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27 Compromise of 1850 California entered the Union as a free state while the rest of the Mexican Cession territory was divided into the Utah and New Mexico Territories where the question of slavery was to be decided by popular sovereignty (the people). Problem – What to do about the growing number of runaway slaves?

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29 Fugitive Slave Law Crime to help a runaway slave. Slaves can be arrested in all free states and territories. Problem, what happens to new territories?

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31 Kansas-Nebraska Act Eliminates the latitude restriction of the Missouri Compromise Popular Sovereignty decides slavery in the territories

32 Scales – How are you doing? 4 – I can explain the differences between the slavery compromises that led to the Civil War and give 3 examples from the point of view of the North and South. 3 –I can identify the differences between the slavery compromises that led to the Civil War and give 2 examples from the point of view of the North and South.

33 Scales – How are you doing? 2 –I can list the differences between the slavery compromises that led to the Civil War and give an example from the point of view of the North and South. 1 – With help, I can identify the slavery compromises that led to the Civil War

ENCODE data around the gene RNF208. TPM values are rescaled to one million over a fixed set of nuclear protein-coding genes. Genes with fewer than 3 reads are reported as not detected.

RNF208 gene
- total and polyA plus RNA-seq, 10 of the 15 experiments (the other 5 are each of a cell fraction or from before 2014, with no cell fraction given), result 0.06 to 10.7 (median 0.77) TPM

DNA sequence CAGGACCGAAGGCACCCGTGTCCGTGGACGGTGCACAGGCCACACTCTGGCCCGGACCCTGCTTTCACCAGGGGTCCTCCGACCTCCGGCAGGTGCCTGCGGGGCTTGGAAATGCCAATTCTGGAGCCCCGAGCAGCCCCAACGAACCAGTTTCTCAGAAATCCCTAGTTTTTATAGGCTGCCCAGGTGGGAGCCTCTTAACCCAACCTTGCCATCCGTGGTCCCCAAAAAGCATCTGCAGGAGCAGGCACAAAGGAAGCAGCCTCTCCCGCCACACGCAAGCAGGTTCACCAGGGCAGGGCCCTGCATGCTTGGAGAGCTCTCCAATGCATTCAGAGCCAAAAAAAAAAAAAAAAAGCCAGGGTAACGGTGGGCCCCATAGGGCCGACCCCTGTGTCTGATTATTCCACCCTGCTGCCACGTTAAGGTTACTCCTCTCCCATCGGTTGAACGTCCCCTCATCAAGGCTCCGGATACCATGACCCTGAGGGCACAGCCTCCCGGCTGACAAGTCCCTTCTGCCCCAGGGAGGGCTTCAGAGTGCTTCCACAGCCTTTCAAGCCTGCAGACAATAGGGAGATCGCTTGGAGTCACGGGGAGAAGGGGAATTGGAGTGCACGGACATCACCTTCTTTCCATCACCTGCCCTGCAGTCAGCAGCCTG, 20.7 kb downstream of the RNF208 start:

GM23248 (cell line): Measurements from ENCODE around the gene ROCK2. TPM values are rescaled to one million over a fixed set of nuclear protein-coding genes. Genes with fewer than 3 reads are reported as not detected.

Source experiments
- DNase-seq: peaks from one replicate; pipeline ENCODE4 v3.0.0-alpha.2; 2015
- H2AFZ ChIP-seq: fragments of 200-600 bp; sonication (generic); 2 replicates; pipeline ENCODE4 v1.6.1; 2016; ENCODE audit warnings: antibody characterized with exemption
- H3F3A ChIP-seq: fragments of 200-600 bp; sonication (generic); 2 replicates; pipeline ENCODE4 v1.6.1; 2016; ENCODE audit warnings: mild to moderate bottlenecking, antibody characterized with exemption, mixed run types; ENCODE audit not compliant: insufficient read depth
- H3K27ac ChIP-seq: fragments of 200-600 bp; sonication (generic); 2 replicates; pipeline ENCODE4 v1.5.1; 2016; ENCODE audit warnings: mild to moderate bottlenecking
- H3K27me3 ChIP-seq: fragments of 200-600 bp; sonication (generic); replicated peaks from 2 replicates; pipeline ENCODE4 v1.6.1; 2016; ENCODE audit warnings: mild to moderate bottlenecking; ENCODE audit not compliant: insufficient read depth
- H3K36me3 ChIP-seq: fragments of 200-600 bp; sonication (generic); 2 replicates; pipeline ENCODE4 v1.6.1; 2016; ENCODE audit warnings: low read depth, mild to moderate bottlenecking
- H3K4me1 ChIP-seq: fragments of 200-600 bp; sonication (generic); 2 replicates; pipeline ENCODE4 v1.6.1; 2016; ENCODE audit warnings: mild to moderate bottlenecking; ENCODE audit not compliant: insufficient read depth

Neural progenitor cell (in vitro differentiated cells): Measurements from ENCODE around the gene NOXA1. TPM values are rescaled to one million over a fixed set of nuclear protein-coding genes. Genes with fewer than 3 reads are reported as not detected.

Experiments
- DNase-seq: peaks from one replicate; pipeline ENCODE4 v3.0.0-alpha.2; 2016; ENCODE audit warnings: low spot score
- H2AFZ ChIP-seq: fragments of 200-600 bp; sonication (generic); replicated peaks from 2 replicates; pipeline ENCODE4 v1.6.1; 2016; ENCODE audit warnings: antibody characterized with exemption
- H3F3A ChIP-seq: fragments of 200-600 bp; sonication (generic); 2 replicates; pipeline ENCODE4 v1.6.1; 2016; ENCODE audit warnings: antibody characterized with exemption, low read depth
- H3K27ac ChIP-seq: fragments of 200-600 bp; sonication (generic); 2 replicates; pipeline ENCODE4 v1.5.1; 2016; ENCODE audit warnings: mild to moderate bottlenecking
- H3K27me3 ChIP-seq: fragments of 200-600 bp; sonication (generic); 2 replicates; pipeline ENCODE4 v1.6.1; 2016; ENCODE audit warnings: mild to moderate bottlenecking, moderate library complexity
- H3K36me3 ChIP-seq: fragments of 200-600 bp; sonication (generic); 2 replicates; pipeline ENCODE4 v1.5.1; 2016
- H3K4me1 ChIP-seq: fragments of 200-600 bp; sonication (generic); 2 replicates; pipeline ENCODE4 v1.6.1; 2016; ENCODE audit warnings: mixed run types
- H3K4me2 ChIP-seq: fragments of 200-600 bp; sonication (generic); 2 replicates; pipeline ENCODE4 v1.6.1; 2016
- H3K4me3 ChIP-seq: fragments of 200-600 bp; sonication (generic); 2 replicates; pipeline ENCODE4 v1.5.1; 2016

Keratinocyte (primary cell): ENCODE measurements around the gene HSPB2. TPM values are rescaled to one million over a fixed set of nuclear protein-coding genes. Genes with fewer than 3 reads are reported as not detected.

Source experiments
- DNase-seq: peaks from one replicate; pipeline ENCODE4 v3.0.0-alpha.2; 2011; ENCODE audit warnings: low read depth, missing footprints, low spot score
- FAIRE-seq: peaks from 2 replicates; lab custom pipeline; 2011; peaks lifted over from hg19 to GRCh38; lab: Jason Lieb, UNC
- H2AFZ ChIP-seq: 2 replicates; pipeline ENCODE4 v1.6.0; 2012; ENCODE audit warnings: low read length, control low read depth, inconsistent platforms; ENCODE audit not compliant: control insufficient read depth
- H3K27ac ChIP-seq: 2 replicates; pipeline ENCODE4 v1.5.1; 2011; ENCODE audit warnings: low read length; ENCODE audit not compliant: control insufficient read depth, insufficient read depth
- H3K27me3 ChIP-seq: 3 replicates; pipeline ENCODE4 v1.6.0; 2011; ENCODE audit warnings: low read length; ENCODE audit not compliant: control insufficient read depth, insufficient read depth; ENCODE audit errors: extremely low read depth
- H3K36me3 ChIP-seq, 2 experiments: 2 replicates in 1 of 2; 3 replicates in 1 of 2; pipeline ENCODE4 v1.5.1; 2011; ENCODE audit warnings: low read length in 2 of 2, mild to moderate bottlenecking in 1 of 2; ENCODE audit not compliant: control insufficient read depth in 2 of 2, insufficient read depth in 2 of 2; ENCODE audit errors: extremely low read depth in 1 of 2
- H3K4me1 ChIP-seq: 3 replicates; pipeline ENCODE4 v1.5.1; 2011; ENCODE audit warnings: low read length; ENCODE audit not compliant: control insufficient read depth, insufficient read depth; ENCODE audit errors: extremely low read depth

34 Bleeding Kansas

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36 Bleeding Kansas Pro-slavery settlers invade from Missouri Anti-slavery settlers invade from New England- Emigrant Aid Company

37 Bleeding Kansas Pro-slavery settlers invade from Missouri Anti-slavery settlers invade from New England- Emigrant Aid Company Rival constitutions and governments

38 Bleeding Kansas Pro-slavery settlers invade from Missouri Anti-slavery settlers invade from New England- Emigrant Aid Company Rival constitutions and governments Federal Government could not resolve

39 Charles Sumner “The murderous robbers from Missouri are hirelings, picked from the drunken spew and vomit of an uneasy civilization." "Senator Butler has chosen a mistress. I mean the harlot, slavery."

40 Senator Charles Sumner R- Massachusetts Criticized the Kansas Pro-slavery government Insulted Andrew Butler, a pro-slavery Senator from South Carolina Representative Preston Brooks, cousin of Butler, attacked Sumner with a cane on the Senate floor

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42 Free Soil Party Opposed expansion of slavery into the western territories Party lasted from Election of 1848 Martin Van Buren (ex-President) nominated for President

43 Republican Party Established in Ripon, Wisconsin Anti-slavery platform Consolidated anti-slavery Democrats, Free-Soilers & Whigs Elephant created by cartoonist Thomas Nast, a staunch Republican. Chosen because of its size and strength

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45 Dred Scott

46 Slave of Dr. John Emerson from St. Louis

47 Dred Scott Slave of Dr. John Emerson from St. Louis Taken to Illinois in 1836 and Wisconsin in 1838 – both free states

48 Dred Scott Slave of Dr. John Emerson from St. Louis Taken to Illinois in 1836 and Wisconsin in 1838 – both free states Allowed to marry Harriet Robinson while in Wisconsin

49 Dred Scott Slave of Dr. John Emerson from St. Louis Taken to Illinois in 1836 and Wisconsin in 1838 – both free states Allowed to marry Harriet Robinson while in Wisconsin Could have sued for his freedom while in Illinois or Wisconsin because he was in free territory